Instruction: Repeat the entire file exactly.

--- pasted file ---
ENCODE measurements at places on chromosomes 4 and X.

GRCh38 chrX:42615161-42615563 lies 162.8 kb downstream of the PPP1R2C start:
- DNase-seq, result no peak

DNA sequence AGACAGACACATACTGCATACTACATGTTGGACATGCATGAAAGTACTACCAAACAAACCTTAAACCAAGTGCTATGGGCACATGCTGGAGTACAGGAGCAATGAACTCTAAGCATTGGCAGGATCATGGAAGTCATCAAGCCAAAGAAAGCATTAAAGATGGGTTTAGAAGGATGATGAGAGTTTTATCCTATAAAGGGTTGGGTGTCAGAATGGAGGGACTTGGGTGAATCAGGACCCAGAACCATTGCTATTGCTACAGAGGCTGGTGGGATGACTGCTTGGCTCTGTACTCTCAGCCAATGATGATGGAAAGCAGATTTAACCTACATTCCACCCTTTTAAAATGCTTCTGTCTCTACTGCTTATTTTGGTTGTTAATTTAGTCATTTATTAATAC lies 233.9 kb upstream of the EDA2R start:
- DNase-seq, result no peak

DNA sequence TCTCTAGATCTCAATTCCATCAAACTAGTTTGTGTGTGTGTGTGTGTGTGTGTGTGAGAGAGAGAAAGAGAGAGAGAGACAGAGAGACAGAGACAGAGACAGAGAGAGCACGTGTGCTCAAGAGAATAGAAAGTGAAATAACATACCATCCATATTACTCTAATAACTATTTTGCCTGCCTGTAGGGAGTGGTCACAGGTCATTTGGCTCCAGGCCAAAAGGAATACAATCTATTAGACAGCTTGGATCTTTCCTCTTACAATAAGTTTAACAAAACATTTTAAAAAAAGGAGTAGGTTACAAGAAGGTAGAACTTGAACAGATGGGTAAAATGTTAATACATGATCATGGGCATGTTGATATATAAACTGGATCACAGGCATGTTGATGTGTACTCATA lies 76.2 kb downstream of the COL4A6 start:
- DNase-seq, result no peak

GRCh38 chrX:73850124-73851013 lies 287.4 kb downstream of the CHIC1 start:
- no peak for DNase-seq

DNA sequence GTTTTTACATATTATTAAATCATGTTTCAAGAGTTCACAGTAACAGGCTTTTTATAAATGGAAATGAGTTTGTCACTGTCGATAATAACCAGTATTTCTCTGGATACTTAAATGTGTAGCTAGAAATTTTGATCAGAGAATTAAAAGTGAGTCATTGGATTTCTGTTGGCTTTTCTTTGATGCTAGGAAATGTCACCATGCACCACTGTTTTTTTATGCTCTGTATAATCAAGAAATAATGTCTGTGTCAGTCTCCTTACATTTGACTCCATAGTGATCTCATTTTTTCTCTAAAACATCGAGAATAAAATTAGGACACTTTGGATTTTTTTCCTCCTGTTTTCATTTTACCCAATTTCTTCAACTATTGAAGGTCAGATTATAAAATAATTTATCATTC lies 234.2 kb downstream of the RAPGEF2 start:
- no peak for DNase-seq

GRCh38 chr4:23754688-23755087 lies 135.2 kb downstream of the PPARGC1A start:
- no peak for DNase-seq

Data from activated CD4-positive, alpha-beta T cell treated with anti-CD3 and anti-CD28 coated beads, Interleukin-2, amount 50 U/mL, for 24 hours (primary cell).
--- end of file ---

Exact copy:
ENCODE measurements at places on chromosomes 4 and X.

GRCh38 chrX:42615161-42615563 lies 162.8 kb downstream of the PPP1R2C start:
- DNase-seq, result no peak

DNA sequence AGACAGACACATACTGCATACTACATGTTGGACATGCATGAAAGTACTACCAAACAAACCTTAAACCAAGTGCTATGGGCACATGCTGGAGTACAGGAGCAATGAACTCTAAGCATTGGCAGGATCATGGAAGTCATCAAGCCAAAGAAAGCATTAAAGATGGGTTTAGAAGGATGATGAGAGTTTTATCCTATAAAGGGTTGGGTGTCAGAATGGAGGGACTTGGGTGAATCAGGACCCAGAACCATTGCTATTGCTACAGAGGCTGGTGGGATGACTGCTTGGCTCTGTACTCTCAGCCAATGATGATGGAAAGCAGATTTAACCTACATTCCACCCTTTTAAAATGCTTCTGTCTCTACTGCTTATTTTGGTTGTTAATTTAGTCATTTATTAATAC lies 233.9 kb upstream of the EDA2R start:
- DNase-seq, result no peak

DNA sequence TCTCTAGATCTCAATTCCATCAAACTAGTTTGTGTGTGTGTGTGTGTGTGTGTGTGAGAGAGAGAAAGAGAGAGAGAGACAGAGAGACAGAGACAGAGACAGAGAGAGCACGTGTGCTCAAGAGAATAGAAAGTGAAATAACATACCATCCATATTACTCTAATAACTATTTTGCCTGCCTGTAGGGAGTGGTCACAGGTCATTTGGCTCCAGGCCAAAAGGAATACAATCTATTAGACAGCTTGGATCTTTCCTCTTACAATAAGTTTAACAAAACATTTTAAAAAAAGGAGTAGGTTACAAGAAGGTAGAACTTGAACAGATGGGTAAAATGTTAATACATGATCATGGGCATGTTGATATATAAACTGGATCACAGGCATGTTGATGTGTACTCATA lies 76.2 kb downstream of the COL4A6 start:
- DNase-seq, result no peak

GRCh38 chrX:73850124-73851013 lies 287.4 kb downstream of the CHIC1 start:
- no peak for DNase-seq

DNA sequence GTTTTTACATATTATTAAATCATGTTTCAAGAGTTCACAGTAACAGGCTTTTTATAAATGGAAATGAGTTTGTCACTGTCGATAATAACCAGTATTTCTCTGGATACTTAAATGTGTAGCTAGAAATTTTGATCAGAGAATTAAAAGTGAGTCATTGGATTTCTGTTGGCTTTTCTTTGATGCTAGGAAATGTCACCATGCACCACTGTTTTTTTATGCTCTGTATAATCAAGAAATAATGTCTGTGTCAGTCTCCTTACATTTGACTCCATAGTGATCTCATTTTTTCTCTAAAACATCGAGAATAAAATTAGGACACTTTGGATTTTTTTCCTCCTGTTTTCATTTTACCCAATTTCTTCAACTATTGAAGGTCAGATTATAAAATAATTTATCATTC lies 234.2 kb downstream of the RAPGEF2 start:
- no peak for DNase-seq

GRCh38 chr4:23754688-23755087 lies 135.2 kb downstream of the PPARGC1A start:
- no peak for DNase-seq

Data from activated CD4-positive, alpha-beta T cell treated with anti-CD3 and anti-CD28 coated beads, Interleukin-2, amount 50 U/mL, for 24 hours (primary cell).